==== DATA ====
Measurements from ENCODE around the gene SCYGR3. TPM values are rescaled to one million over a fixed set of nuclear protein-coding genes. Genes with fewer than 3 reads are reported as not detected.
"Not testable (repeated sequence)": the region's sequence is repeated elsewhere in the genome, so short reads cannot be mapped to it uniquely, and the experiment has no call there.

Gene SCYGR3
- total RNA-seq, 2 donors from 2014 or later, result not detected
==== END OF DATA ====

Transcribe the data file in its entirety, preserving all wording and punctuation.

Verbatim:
Measurements from ENCODE around the gene SCYGR3. TPM values are rescaled to one million over a fixed set of nuclear protein-coding genes. Genes with fewer than 3 reads are reported as not detected.
"Not testable (repeated sequence)": the region's sequence is repeated elsewhere in the genome, so short reads cannot be mapped to it uniquely, and the experiment has no call there.

Gene SCYGR3
- total RNA-seq, 2 donors from 2014 or later, result not detected